Economics of Food Chain Coordination and Food Safety Standards: Insights from Agency Theory
Over the past three decades, food markets became increasingly integrated, and contracts between upstream suppliers and downstream manufacturers, retailers, and food service business are increasingly the norm. Economic theory suggests that integrated companies will have fewer foodborne illness outbreaks, since these integrated companies have more control over their supply chain from farm to table. Yet, despite this change in global market structure, there have been many food safety outbreaks in the last decade. The prevention and mitigation of these outbreaks were significantly undermined by the existence of information failures, even within a single company. This chapter introduces agency theory, an economic framework that helps understand the role of information on the vertical contractual relations in the food supply chain. The change in economic incentives under different contract situations is explored. We further discuss how this framework can be used to examine alternative public policies and private strategies to improve supply chain coordination and reduce food safety risks, against some standard established either by the private sector or by government agencies.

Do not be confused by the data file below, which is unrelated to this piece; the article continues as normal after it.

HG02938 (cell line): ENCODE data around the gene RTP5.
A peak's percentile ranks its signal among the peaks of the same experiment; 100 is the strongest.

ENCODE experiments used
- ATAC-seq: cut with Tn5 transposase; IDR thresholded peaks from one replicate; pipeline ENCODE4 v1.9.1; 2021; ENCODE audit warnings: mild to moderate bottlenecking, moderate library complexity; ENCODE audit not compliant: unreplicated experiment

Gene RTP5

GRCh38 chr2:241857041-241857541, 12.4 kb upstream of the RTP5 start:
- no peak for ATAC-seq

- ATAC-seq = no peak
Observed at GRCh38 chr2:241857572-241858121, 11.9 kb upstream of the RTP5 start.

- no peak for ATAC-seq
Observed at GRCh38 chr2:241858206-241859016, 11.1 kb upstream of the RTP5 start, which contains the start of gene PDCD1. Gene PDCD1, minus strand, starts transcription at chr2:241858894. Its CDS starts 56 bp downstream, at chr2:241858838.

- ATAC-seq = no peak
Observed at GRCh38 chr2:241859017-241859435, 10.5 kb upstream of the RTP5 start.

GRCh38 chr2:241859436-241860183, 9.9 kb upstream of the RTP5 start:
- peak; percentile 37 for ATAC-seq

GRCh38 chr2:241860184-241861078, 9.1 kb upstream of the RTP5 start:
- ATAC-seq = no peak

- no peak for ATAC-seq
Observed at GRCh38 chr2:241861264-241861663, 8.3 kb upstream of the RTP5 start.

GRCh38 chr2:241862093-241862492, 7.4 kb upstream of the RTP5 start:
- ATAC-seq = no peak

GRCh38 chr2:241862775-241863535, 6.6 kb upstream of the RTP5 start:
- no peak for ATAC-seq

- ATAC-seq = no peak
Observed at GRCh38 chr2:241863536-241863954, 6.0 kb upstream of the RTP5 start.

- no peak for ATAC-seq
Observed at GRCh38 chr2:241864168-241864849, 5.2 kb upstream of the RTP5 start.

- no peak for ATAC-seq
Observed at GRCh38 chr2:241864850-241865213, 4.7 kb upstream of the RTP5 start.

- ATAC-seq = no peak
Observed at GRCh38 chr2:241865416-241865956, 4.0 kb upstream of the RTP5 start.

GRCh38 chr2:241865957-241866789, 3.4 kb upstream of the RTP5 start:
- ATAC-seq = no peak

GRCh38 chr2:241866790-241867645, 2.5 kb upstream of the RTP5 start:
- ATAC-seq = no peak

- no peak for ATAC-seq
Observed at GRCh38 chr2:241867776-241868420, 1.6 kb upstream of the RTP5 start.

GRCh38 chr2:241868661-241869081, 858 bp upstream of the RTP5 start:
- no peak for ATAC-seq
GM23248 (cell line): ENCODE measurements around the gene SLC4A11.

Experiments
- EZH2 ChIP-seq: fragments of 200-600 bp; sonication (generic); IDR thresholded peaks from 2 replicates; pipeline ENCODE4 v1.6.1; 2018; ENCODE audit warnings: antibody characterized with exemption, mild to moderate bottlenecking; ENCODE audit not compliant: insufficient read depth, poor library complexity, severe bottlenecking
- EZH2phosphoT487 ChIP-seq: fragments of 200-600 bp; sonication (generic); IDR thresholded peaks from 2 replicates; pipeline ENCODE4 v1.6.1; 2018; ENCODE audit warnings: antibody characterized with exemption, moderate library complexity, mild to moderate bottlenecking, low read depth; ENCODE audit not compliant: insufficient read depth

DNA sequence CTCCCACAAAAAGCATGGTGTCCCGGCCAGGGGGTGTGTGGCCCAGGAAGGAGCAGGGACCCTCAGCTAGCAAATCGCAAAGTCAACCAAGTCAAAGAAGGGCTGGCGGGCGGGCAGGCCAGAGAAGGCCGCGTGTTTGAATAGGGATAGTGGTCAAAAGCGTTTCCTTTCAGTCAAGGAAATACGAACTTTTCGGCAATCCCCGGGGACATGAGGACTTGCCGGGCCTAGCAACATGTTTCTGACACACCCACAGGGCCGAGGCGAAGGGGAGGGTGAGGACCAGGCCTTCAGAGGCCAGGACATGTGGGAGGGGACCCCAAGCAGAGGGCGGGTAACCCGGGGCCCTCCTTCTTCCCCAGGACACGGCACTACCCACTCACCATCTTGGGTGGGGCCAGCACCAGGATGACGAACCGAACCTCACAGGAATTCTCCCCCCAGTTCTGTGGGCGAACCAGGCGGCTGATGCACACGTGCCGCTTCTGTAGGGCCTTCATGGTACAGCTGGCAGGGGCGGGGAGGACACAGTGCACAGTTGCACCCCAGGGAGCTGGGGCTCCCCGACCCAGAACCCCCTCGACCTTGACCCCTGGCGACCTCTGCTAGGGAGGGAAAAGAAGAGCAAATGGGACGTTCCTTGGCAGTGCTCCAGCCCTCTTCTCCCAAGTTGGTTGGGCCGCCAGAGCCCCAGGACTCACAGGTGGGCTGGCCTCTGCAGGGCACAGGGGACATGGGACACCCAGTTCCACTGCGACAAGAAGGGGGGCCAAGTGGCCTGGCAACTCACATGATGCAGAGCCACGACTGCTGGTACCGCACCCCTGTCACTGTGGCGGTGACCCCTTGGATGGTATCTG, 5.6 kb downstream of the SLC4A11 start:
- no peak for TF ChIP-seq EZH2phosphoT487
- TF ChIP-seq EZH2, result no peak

KeywordsFood safety Economics of information Agency theory Contracting Global Food Safety Initiative
British Retail Consortium
Food and Agriculture Organization/UN
Food Safety System Certification
Good Agricultural Practices
Global Food Safety Initiative
Hazard Analysis Critical Control Point
International Features Standard
Safe Quality Food
I am very grateful to Derrick Jones and Tanya Roberts for giving me the opportunity to write this chapter as well as for their helpful comments and encouragement. Derrick also gave me great suggestions on how to simplify the technical language and very helpful editorial suggestions. I am particularly in debt to Tanya for challenging me to reflect how agency theory related to private food safety standards. Sterling Andrew Starbird, with whom I learned about the application of agency theory to the economics of food safety, generously offered to revise an early draft and provided inestimable insights and comments. I am particularly thankful for his suggestions and corrections to the second section of this chapter. Any remaining errors, mistakes, or omissions are of course my own.
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